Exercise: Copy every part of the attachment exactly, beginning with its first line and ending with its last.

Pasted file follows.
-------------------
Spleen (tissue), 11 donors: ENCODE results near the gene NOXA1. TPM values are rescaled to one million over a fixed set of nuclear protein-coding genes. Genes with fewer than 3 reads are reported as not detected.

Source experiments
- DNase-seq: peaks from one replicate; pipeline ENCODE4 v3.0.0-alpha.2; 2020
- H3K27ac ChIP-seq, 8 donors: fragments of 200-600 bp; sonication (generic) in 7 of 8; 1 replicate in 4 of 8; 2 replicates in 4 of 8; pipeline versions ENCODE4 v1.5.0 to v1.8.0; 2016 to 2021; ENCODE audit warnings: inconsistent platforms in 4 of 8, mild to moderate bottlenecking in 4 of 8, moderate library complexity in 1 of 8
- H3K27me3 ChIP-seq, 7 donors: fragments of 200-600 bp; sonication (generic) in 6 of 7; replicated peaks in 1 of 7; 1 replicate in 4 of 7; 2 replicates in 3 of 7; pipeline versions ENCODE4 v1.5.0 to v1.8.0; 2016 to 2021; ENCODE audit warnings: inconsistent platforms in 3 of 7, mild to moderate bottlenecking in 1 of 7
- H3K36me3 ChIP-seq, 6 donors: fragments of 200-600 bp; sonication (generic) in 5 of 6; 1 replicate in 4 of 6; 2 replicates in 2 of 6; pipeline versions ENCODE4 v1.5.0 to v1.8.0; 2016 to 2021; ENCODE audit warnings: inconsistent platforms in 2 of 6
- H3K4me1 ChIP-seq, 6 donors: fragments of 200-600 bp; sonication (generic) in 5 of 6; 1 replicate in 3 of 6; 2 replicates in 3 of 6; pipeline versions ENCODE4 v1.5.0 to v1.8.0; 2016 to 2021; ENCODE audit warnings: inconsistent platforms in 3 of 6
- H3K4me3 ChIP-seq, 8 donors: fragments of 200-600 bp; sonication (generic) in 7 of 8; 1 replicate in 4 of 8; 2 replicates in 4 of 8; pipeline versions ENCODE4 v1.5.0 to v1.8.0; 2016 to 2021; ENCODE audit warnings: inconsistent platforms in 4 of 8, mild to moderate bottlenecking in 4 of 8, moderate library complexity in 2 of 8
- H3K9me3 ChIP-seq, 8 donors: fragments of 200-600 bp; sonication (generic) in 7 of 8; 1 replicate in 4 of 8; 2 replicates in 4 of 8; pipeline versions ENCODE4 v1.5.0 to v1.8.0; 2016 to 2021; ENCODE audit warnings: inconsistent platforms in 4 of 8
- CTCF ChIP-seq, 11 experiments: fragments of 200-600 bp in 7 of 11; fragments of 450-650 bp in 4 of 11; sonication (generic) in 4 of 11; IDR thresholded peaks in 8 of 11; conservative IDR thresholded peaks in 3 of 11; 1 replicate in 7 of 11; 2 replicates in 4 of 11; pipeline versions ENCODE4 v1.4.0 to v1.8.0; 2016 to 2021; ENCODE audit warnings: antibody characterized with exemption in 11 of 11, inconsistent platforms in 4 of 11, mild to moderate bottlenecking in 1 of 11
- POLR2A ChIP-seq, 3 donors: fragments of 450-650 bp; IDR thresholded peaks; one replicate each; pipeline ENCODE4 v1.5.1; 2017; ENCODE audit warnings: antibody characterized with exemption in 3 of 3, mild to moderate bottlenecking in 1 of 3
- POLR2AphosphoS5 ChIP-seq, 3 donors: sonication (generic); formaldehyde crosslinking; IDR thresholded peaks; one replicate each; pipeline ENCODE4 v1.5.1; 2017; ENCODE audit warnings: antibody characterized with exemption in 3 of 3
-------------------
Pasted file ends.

Spleen (tissue), 11 donors: ENCODE results near the gene NOXA1. TPM values are rescaled to one million over a fixed set of nuclear protein-coding genes. Genes with fewer than 3 reads are reported as not detected.

Source experiments
- DNase-seq: peaks from one replicate; pipeline ENCODE4 v3.0.0-alpha.2; 2020
- H3K27ac ChIP-seq, 8 donors: fragments of 200-600 bp; sonication (generic) in 7 of 8; 1 replicate in 4 of 8; 2 replicates in 4 of 8; pipeline versions ENCODE4 v1.5.0 to v1.8.0; 2016 to 2021; ENCODE audit warnings: inconsistent platforms in 4 of 8, mild to moderate bottlenecking in 4 of 8, moderate library complexity in 1 of 8
- H3K27me3 ChIP-seq, 7 donors: fragments of 200-600 bp; sonication (generic) in 6 of 7; replicated peaks in 1 of 7; 1 replicate in 4 of 7; 2 replicates in 3 of 7; pipeline versions ENCODE4 v1.5.0 to v1.8.0; 2016 to 2021; ENCODE audit warnings: inconsistent platforms in 3 of 7, mild to moderate bottlenecking in 1 of 7
- H3K36me3 ChIP-seq, 6 donors: fragments of 200-600 bp; sonication (generic) in 5 of 6; 1 replicate in 4 of 6; 2 replicates in 2 of 6; pipeline versions ENCODE4 v1.5.0 to v1.8.0; 2016 to 2021; ENCODE audit warnings: inconsistent platforms in 2 of 6
- H3K4me1 ChIP-seq, 6 donors: fragments of 200-600 bp; sonication (generic) in 5 of 6; 1 replicate in 3 of 6; 2 replicates in 3 of 6; pipeline versions ENCODE4 v1.5.0 to v1.8.0; 2016 to 2021; ENCODE audit warnings: inconsistent platforms in 3 of 6
- H3K4me3 ChIP-seq, 8 donors: fragments of 200-600 bp; sonication (generic) in 7 of 8; 1 replicate in 4 of 8; 2 replicates in 4 of 8; pipeline versions ENCODE4 v1.5.0 to v1.8.0; 2016 to 2021; ENCODE audit warnings: inconsistent platforms in 4 of 8, mild to moderate bottlenecking in 4 of 8, moderate library complexity in 2 of 8
- H3K9me3 ChIP-seq, 8 donors: fragments of 200-600 bp; sonication (generic) in 7 of 8; 1 replicate in 4 of 8; 2 replicates in 4 of 8; pipeline versions ENCODE4 v1.5.0 to v1.8.0; 2016 to 2021; ENCODE audit warnings: inconsistent platforms in 4 of 8
- CTCF ChIP-seq, 11 experiments: fragments of 200-600 bp in 7 of 11; fragments of 450-650 bp in 4 of 11; sonication (generic) in 4 of 11; IDR thresholded peaks in 8 of 11; conservative IDR thresholded peaks in 3 of 11; 1 replicate in 7 of 11; 2 replicates in 4 of 11; pipeline versions ENCODE4 v1.4.0 to v1.8.0; 2016 to 2021; ENCODE audit warnings: antibody characterized with exemption in 11 of 11, inconsistent platforms in 4 of 11, mild to moderate bottlenecking in 1 of 11
- POLR2A ChIP-seq, 3 donors: fragments of 450-650 bp; IDR thresholded peaks; one replicate each; pipeline ENCODE4 v1.5.1; 2017; ENCODE audit warnings: antibody characterized with exemption in 3 of 3, mild to moderate bottlenecking in 1 of 3
- POLR2AphosphoS5 ChIP-seq, 3 donors: sonication (generic); formaldehyde crosslinking; IDR thresholded peaks; one replicate each; pipeline ENCODE4 v1.5.1; 2017; ENCODE audit warnings: antibody characterized with exemption in 3 of 3